Note, for the 94, at very close range, you should be hitting about an inch low in order to be dead on at 100 yards.

For the 30-30, I would prefer to be dead on at about 150 yards, and the 94 will be able to shoot accrately at deer sized targets out to 225 yards without hold over.

Often, hunters attempting to do "Kentucky windage hold overs" at longer range targets will outsmart themselves and miss. I've done it. I recommend keeping the sights on the animal when shooting.
Dave, did you leave out a step where you somehow fix the rifle in a vise before making the sight adjustment to the "new" target established by the impact of your first shot? How exactly would one do what you're describing?
Thanks,
Rex
 

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Back in the 1960's a gunsmith showed me how to sight in an rifle like the Win 94. He did it with a 22RF out his back door. He shot at a target about ten feet away. He said something like at 10' it would be pretty bad if you couldn't hit the paper. Adjust it there then move out farther. Trick to zeroing at 100yds is to hit the target to know what you need the do. With a scope on the rifle, I fire the first round then with the scope set on the original aiming point, I move the cross wires to the bullet hole. You'll be on the paper but low then at 100yds. Re-establish the hold again and move the cross wires to the bullet hole. Zeroed in two shots!
Learned this from Jack O’Connor’s “THE RIFLE BOOK” or “THE COMPLETE BOOK OF RIFLES AND SHOTGUNS” back in the 60s.
 

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Yes, some sort of vise or steady rest will help.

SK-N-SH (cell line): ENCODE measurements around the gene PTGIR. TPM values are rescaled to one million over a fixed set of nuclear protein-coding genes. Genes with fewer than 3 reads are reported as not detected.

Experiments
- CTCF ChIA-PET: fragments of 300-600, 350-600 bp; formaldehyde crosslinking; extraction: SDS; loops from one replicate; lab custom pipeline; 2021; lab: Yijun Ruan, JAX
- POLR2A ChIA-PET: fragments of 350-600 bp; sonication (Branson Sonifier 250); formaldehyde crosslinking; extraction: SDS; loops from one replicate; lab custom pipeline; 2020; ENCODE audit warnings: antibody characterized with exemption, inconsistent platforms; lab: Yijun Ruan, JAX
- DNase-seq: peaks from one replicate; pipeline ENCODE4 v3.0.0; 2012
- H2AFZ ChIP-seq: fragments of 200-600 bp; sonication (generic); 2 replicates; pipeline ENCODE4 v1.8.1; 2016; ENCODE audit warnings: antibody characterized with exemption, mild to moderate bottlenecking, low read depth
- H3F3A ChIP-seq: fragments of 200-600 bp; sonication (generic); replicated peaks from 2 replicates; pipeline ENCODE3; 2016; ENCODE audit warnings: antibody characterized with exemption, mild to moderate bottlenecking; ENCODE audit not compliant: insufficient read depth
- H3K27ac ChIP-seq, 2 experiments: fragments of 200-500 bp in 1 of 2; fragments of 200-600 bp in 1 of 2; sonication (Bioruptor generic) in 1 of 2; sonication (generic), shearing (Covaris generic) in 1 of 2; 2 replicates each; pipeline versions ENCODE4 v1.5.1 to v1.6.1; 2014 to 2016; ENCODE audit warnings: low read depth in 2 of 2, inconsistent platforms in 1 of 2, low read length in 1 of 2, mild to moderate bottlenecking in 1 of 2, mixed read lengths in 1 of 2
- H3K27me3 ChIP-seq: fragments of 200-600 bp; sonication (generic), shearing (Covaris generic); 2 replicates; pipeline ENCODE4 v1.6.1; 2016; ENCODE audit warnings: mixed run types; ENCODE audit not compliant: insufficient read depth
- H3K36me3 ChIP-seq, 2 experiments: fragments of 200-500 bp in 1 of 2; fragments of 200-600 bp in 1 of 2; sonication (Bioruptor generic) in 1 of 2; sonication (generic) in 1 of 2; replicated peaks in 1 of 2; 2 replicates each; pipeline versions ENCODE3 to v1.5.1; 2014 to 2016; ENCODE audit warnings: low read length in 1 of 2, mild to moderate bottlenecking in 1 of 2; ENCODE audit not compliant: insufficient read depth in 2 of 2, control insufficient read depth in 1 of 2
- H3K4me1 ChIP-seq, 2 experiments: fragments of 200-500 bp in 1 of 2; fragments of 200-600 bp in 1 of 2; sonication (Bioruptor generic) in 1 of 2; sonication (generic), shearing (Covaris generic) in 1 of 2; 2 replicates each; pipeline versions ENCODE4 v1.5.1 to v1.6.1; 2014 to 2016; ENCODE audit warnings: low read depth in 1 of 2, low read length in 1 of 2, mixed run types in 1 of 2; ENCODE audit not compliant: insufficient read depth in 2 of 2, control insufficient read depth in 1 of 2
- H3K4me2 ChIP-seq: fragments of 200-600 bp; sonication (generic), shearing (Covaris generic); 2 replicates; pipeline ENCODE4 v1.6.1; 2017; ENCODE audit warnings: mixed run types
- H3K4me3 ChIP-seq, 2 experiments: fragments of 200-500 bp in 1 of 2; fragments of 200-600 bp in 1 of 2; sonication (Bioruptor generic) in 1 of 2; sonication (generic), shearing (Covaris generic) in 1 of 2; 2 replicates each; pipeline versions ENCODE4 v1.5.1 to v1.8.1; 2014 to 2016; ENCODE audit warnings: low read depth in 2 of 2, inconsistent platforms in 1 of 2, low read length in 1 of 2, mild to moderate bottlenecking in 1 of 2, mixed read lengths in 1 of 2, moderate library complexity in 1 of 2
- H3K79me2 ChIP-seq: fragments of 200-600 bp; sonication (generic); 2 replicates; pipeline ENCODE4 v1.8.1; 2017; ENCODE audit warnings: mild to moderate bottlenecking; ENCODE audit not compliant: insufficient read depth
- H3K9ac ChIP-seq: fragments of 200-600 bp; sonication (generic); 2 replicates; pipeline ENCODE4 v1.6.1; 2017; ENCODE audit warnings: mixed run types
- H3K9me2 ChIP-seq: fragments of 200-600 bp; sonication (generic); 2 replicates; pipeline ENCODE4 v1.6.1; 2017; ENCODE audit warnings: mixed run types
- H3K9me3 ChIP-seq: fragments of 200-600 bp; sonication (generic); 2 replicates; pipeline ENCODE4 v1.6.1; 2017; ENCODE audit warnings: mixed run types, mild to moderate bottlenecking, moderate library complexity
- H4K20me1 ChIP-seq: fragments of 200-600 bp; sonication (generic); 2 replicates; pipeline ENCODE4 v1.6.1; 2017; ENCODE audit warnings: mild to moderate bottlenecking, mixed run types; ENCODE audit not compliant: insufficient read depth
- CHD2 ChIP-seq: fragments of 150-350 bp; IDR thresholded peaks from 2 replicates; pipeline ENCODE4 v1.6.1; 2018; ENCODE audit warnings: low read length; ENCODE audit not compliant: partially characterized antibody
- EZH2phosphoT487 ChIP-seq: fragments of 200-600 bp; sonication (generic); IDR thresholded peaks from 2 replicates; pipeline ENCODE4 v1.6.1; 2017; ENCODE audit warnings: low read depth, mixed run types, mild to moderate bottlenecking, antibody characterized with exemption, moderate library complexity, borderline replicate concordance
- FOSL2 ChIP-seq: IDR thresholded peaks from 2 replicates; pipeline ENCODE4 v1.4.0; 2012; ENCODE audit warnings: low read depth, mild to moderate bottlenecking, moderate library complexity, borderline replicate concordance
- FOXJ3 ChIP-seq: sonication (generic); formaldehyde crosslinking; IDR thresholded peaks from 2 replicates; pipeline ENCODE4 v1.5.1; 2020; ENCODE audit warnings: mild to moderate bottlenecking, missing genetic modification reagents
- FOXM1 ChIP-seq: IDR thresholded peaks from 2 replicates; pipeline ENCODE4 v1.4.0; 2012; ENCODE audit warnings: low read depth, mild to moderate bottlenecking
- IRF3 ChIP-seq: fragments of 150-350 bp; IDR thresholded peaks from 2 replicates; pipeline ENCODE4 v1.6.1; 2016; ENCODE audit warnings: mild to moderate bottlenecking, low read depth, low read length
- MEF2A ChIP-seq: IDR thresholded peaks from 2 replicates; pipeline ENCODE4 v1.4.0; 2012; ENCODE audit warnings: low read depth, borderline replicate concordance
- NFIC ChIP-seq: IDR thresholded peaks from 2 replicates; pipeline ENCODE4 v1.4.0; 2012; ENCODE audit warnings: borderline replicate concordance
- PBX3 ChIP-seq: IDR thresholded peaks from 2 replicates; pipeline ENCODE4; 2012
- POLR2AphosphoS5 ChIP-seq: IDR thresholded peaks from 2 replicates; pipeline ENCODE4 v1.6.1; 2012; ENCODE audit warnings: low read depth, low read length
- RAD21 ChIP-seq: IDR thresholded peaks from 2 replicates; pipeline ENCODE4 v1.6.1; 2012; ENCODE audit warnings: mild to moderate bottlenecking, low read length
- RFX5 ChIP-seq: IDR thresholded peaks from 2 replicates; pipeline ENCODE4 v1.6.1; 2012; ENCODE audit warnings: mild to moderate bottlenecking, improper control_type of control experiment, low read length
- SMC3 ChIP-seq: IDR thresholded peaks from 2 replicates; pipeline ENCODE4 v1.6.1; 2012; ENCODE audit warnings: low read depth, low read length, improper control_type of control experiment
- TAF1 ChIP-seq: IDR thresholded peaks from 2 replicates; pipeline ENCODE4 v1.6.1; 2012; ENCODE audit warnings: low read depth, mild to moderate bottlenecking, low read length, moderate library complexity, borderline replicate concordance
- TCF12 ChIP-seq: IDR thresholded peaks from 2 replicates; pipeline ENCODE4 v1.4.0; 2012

Dave, did you leave out a step where you somehow fix the rifle in a vise before making the sight adjustment to the "new" target established by the impact of your first shot? How exactly would one do what you're describing?
Thanks,
Rex
When sighting-in, I use an adjustable Caldwell bench rest, and I have a wooden wedge wrapped in duct tape to hold the rifle steady. A vise, or maybe a Lead Sled or some kind of rest to hold the rifle in place.

Good point. It would be difficult to do this without some sort of rest to hold the rifle in place.
 

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When sighting-in, I use an adjustable Caldwell bench rest, and I have a wooden wedge wrapped in duct tape to hold the rifle steady. A vise, or maybe a Lead Sled or some kind of rest to hold the rifle in place.

Good point. It would be difficult to do this without some sort of rest to hold the rifle in place.
Yes, it's far easier to measure the amount the POI needs to change, do the very simple math to determine how much the sights need to be moved, then you can just clamp the rifle in a fixed vise and move the sights by the amount needed.
Cheers,
Rex